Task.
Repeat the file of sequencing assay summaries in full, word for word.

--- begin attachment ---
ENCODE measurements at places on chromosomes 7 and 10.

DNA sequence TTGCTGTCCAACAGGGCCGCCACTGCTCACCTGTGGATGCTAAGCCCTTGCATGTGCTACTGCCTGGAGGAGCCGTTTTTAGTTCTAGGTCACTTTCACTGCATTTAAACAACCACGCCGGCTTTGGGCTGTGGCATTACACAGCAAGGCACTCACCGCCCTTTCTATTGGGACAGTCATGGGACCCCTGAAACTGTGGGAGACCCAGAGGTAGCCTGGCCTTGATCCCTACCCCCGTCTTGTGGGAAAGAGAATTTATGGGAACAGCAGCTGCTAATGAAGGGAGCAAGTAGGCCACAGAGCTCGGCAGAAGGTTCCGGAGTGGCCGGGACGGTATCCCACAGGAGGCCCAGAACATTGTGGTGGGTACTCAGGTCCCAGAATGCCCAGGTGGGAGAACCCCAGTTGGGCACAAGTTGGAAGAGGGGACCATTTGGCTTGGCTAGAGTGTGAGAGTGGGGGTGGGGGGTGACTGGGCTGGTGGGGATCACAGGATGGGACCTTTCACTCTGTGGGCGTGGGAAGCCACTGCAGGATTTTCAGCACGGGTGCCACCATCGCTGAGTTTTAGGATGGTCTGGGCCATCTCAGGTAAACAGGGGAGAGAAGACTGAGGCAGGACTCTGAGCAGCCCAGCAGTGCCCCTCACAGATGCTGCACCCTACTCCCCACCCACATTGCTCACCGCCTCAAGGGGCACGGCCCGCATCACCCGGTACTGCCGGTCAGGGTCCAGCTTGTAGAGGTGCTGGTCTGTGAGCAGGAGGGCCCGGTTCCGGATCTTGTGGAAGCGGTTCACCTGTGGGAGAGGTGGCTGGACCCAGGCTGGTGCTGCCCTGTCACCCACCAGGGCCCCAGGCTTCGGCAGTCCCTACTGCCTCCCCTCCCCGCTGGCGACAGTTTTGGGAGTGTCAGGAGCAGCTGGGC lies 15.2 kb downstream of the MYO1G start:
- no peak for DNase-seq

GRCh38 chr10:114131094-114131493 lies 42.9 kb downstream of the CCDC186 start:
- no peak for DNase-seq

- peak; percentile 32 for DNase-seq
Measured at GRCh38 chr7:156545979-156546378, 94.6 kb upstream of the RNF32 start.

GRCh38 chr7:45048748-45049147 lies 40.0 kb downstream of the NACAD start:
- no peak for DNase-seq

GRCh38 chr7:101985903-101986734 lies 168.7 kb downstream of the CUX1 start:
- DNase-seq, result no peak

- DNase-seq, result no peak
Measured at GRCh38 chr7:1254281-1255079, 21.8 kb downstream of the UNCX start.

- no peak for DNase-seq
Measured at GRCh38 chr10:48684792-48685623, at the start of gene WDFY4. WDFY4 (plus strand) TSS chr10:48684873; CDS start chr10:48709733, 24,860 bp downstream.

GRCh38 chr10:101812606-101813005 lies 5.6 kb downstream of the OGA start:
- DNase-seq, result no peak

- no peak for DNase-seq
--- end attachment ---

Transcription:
ENCODE measurements at places on chromosomes 7 and 10.

DNA sequence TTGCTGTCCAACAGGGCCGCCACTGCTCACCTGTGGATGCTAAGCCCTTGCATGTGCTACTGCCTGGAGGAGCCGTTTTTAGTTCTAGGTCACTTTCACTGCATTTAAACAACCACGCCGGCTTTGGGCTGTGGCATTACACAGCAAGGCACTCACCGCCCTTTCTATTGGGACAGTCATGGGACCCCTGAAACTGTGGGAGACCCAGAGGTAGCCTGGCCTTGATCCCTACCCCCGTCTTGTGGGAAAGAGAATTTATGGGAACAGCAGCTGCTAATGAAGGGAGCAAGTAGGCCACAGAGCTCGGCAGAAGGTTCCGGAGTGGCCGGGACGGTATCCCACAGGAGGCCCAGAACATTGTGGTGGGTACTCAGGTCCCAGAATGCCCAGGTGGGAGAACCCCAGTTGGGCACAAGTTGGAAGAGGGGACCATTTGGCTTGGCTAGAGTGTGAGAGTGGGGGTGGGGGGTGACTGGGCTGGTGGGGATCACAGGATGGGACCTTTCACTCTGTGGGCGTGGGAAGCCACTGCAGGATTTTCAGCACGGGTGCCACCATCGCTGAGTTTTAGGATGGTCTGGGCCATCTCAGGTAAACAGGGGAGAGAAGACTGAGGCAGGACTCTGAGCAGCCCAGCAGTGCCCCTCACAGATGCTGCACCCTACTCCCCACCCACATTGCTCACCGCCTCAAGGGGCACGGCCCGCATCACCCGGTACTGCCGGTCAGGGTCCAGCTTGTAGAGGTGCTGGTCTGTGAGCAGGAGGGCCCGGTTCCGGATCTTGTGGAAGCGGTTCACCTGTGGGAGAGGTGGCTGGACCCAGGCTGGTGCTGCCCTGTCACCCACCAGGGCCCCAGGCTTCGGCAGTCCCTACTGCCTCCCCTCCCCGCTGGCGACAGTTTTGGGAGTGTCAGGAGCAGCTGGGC lies 15.2 kb downstream of the MYO1G start:
- no peak for DNase-seq

GRCh38 chr10:114131094-114131493 lies 42.9 kb downstream of the CCDC186 start:
- no peak for DNase-seq

- peak; percentile 32 for DNase-seq
Measured at GRCh38 chr7:156545979-156546378, 94.6 kb upstream of the RNF32 start.

GRCh38 chr7:45048748-45049147 lies 40.0 kb downstream of the NACAD start:
- no peak for DNase-seq

GRCh38 chr7:101985903-101986734 lies 168.7 kb downstream of the CUX1 start:
- DNase-seq, result no peak

- DNase-seq, result no peak
Measured at GRCh38 chr7:1254281-1255079, 21.8 kb downstream of the UNCX start.

- no peak for DNase-seq
Measured at GRCh38 chr10:48684792-48685623, at the start of gene WDFY4. WDFY4 (plus strand) TSS chr10:48684873; CDS start chr10:48709733, 24,860 bp downstream.

GRCh38 chr10:101812606-101813005 lies 5.6 kb downstream of the OGA start:
- DNase-seq, result no peak

- no peak for DNase-seq